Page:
Congenital heart disease results in more deaths in the first year of life than any other birth defect. The problem is, it's easily overlooked. But this simple test could spot the problem sooner and help newborns get the life-saving treatment they need.
First-time mom Colleen Rugnier knows there's nothing like these moments. Everett wasn't even two days old, but he already had dozens of tests to make sure he's healthy.
"He's pretty easy-going. I'm impressed," Collen said.
About one in 120 babies is born with congenital heart disease. About 25 percent will have a critical defect that requires urgent treatment, but these problems are hard to spot.
"The challenge is usually in a newborn nursery setting, these babies look completely normal," said Alex Kemper, M.D., Associate professor of pediatrics at Duke University.
Now a test called pulse oximetry is helping doctors catch defects sooner. Kemper recommends all hospitals offer it. The test is simple: nurses attach probes to Everett's right hand and foot. Then a machine measures oxygen levels in his blood.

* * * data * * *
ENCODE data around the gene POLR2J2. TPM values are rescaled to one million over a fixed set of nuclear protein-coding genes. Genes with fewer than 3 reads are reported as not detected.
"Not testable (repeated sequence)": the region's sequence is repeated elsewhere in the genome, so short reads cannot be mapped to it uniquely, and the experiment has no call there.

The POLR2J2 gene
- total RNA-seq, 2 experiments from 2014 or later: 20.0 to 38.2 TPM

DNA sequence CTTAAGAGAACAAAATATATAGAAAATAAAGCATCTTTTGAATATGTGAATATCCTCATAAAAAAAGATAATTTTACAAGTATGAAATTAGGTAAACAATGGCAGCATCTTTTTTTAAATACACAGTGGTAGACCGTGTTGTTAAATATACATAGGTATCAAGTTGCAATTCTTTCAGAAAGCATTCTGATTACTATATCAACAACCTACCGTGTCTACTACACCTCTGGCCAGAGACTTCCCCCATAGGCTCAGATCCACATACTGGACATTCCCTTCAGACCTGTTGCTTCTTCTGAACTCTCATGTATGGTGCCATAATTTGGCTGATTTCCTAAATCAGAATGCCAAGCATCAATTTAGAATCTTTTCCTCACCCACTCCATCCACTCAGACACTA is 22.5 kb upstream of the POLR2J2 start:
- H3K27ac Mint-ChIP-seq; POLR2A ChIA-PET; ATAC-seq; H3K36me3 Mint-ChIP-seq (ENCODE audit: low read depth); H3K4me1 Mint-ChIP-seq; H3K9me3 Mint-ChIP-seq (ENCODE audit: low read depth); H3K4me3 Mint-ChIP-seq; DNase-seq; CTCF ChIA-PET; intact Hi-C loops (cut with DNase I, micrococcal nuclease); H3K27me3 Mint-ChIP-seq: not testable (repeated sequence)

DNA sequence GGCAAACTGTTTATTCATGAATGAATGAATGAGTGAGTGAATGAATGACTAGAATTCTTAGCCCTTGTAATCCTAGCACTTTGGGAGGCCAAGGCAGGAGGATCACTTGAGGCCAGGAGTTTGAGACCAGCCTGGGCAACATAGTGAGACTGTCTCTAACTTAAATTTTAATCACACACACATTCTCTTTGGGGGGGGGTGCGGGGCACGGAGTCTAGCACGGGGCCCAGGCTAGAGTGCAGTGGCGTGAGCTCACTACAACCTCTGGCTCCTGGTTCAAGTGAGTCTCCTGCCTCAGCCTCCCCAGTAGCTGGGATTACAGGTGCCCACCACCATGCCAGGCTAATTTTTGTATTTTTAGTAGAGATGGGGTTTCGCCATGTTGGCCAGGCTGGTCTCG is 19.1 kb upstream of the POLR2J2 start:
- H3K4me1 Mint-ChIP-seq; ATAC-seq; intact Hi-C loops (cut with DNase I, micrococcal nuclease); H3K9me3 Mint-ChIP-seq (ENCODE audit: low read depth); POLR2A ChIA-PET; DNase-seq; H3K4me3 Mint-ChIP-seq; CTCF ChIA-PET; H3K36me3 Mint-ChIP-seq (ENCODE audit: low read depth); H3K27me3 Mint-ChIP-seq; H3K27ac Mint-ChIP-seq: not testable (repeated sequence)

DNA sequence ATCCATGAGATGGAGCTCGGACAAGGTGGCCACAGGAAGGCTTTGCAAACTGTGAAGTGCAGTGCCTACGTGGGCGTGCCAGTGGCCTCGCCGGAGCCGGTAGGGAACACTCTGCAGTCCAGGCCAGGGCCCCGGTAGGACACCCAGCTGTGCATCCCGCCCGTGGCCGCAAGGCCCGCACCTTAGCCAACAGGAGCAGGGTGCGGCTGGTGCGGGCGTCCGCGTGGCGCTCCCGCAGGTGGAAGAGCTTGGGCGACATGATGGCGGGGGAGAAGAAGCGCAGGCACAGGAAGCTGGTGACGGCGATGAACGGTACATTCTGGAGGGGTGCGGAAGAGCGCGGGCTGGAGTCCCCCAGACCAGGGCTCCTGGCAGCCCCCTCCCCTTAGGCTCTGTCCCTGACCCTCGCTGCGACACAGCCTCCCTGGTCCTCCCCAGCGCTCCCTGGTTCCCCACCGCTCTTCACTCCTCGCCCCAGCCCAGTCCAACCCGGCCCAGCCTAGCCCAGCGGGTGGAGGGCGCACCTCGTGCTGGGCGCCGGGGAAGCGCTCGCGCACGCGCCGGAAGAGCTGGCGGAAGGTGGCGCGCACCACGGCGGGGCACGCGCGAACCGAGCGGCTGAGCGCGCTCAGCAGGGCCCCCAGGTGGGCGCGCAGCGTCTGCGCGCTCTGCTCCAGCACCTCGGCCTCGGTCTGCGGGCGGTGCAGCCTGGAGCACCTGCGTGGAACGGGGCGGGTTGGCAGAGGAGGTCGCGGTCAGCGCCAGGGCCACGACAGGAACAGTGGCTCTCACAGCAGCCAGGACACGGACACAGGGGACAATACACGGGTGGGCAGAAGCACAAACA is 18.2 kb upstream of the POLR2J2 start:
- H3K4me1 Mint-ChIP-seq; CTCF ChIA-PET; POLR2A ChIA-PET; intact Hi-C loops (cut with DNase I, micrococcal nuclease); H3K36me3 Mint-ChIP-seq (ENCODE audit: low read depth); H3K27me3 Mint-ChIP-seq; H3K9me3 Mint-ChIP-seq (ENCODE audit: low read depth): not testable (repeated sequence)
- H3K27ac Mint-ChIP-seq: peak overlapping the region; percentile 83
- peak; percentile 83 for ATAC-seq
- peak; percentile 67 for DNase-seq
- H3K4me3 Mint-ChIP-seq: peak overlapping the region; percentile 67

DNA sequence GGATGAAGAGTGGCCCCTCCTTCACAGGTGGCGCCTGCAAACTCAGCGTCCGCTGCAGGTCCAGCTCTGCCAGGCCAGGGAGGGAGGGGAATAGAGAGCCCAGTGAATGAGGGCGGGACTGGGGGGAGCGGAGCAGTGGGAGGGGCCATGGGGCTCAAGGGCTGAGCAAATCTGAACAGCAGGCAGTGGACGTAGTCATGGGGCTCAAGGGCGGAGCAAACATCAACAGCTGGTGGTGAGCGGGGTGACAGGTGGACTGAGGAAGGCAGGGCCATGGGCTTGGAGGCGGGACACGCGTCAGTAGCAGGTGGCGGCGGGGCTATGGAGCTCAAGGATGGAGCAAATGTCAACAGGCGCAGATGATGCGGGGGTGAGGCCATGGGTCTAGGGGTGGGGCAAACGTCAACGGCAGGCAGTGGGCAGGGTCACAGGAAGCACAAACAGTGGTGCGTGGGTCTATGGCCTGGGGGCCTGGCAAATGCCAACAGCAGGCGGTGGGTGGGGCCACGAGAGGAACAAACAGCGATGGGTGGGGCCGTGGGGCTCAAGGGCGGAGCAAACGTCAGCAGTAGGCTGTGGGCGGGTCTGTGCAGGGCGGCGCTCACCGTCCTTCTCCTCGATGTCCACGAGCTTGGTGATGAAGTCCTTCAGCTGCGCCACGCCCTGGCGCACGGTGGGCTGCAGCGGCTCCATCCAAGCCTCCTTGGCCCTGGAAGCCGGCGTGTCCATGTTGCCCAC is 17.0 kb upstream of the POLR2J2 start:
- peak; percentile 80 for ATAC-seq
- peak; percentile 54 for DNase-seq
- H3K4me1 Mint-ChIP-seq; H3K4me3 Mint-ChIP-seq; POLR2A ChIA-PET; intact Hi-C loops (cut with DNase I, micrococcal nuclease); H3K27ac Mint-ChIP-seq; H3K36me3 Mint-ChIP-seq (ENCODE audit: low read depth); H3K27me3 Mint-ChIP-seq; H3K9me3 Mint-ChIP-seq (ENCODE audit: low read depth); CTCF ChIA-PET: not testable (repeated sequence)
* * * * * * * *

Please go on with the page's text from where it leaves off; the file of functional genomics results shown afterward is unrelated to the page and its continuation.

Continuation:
A study of more than 20,000 newborns found when the test was used along with standard scans and exams, 92-percent of critical congenital heart defects were detected and not one baby died because of a heart problem. The test also had a false-positive rate of less than one-percent. Everett passes with flying colors.
"It's reassuring because it's such a simple, noninvasive test, so you know, why not?" Collen said.
Now, she can keep enjoying these moments knowing the heart of the boy who stole her heart is healthy.
If a baby fails the pulse oximetry, he will have to undergo further cardiac testing. The test can also detect other problems like pneumonia and infection.
Right now, legislation has passed to mandate pulse oximetry in about six states, but many others, including Florida and Georgia, have introduced legislation to require it. (Click here for a state-by-state look from the Newborn Coalition.)